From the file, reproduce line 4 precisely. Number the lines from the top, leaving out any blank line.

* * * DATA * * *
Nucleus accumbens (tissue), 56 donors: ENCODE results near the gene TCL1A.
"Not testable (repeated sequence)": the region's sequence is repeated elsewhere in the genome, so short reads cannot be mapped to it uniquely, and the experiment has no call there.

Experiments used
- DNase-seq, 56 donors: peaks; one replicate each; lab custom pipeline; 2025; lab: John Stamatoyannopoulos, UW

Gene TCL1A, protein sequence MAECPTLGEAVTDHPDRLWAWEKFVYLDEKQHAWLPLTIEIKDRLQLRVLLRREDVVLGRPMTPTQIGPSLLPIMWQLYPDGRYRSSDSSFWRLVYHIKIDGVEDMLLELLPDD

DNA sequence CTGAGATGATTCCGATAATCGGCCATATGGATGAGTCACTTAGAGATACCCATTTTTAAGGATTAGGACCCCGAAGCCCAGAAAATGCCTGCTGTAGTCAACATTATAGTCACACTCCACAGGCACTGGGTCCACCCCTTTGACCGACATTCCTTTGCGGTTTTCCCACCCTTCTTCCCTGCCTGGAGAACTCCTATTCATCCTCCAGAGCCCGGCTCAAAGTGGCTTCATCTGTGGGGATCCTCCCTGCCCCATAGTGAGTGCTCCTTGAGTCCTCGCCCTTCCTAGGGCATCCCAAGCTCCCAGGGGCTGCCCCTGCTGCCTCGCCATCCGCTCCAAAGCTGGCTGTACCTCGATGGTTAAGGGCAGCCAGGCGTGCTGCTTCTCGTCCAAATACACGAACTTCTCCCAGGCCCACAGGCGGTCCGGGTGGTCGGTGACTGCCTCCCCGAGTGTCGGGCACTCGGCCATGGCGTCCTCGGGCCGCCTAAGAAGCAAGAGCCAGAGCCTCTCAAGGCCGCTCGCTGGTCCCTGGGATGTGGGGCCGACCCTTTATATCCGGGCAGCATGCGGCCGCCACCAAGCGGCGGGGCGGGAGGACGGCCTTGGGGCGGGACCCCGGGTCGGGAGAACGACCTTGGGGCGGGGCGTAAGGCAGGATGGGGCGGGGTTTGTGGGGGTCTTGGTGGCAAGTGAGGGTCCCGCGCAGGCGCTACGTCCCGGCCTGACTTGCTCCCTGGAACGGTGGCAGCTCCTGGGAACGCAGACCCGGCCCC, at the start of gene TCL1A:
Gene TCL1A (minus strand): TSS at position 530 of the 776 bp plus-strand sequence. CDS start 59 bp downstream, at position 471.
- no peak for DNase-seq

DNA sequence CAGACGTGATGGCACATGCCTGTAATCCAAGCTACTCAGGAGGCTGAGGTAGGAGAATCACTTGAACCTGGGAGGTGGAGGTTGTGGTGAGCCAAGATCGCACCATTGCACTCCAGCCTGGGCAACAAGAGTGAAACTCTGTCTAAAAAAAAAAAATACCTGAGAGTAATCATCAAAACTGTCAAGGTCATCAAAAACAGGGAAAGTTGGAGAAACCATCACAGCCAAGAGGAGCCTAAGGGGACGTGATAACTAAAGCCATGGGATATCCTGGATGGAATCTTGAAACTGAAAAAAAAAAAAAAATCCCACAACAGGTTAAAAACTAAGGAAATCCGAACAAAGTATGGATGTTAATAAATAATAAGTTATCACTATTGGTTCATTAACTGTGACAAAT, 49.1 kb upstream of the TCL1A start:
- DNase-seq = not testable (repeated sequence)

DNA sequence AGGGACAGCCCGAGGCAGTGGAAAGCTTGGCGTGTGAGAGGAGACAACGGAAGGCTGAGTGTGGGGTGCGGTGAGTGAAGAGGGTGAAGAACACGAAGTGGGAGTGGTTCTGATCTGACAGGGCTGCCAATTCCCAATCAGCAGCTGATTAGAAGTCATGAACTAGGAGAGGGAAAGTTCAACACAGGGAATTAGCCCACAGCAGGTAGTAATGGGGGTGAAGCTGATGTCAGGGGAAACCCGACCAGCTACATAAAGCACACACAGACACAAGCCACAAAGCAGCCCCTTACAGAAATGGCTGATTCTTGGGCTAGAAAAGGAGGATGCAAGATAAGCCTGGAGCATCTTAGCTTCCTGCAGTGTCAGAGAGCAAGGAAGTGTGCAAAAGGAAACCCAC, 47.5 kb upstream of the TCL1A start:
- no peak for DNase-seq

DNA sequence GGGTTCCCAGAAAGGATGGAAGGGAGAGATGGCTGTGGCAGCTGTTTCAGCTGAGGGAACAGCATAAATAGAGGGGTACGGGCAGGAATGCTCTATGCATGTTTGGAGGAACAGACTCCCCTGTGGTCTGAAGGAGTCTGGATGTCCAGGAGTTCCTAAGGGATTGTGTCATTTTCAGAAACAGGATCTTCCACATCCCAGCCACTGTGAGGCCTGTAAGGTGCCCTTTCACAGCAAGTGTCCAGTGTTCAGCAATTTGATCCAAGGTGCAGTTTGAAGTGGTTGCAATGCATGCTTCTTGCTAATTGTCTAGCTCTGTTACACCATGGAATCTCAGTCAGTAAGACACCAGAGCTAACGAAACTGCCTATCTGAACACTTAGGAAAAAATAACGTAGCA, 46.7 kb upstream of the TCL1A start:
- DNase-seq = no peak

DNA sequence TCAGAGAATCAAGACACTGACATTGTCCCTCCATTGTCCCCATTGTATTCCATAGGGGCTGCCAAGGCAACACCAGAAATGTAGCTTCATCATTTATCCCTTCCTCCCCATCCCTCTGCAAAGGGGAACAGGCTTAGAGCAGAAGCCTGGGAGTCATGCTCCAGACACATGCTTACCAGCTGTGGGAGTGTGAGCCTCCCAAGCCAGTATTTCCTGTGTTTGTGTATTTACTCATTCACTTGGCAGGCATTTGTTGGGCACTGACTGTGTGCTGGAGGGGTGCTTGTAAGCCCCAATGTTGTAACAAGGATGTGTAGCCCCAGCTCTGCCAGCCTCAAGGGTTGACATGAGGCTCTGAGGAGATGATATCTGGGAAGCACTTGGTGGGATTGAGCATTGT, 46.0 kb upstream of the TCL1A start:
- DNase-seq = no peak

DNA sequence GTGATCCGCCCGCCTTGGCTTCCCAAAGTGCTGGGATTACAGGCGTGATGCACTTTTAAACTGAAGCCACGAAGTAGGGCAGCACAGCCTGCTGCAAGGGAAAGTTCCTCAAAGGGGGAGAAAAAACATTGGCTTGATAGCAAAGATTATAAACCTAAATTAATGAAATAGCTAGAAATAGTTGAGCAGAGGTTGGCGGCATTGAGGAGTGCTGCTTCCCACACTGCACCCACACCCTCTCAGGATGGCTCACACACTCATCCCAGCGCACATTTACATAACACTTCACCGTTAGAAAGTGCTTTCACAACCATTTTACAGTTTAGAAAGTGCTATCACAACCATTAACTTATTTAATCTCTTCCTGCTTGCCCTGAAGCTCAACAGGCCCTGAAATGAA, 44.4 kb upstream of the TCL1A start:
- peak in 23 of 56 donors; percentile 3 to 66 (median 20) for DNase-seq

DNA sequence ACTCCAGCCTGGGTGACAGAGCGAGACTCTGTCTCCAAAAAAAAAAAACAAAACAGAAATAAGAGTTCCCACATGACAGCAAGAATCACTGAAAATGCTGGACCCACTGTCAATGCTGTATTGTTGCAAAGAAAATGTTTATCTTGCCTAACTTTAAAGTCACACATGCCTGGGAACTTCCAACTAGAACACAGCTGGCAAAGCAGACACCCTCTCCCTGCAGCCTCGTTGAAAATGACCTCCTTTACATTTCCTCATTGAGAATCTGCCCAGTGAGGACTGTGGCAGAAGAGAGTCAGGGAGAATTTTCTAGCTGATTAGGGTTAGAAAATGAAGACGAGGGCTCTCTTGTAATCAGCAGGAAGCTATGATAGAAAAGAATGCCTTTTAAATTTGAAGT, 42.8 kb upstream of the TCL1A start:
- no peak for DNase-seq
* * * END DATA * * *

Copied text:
- DNase-seq, 56 donors: peaks; one replicate each; lab custom pipeline; 2025; lab: John Stamatoyannopoulos, UW